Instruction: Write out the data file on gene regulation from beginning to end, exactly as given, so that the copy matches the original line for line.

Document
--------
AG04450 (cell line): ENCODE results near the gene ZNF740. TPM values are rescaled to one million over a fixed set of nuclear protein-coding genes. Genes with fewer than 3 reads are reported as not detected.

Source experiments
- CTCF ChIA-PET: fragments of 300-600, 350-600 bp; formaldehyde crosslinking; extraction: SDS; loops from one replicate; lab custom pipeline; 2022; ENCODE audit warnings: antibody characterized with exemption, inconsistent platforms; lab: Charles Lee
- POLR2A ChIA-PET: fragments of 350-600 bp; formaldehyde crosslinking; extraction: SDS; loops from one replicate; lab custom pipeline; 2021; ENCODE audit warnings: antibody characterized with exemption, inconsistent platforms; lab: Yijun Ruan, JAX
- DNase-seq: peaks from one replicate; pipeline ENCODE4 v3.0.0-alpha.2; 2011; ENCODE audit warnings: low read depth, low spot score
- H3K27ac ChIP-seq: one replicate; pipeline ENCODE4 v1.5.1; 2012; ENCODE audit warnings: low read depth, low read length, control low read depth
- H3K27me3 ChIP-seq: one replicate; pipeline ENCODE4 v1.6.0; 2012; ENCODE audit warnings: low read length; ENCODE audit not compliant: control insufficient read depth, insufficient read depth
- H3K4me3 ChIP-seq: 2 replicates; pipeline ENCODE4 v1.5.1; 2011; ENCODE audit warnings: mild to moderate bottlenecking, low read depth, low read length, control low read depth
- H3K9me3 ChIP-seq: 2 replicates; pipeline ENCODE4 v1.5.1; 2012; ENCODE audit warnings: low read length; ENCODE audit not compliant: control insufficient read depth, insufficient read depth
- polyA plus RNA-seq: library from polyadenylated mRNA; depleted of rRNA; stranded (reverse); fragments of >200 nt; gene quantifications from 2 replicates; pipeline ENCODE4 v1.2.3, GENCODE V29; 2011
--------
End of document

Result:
AG04450 (cell line): ENCODE results near the gene ZNF740. TPM values are rescaled to one million over a fixed set of nuclear protein-coding genes. Genes with fewer than 3 reads are reported as not detected.

Source experiments
- CTCF ChIA-PET: fragments of 300-600, 350-600 bp; formaldehyde crosslinking; extraction: SDS; loops from one replicate; lab custom pipeline; 2022; ENCODE audit warnings: antibody characterized with exemption, inconsistent platforms; lab: Charles Lee
- POLR2A ChIA-PET: fragments of 350-600 bp; formaldehyde crosslinking; extraction: SDS; loops from one replicate; lab custom pipeline; 2021; ENCODE audit warnings: antibody characterized with exemption, inconsistent platforms; lab: Yijun Ruan, JAX
- DNase-seq: peaks from one replicate; pipeline ENCODE4 v3.0.0-alpha.2; 2011; ENCODE audit warnings: low read depth, low spot score
- H3K27ac ChIP-seq: one replicate; pipeline ENCODE4 v1.5.1; 2012; ENCODE audit warnings: low read depth, low read length, control low read depth
- H3K27me3 ChIP-seq: one replicate; pipeline ENCODE4 v1.6.0; 2012; ENCODE audit warnings: low read length; ENCODE audit not compliant: control insufficient read depth, insufficient read depth
- H3K4me3 ChIP-seq: 2 replicates; pipeline ENCODE4 v1.5.1; 2011; ENCODE audit warnings: mild to moderate bottlenecking, low read depth, low read length, control low read depth
- H3K9me3 ChIP-seq: 2 replicates; pipeline ENCODE4 v1.5.1; 2012; ENCODE audit warnings: low read length; ENCODE audit not compliant: control insufficient read depth, insufficient read depth
- polyA plus RNA-seq: library from polyadenylated mRNA; depleted of rRNA; stranded (reverse); fragments of >200 nt; gene quantifications from 2 replicates; pipeline ENCODE4 v1.2.3, GENCODE V29; 2011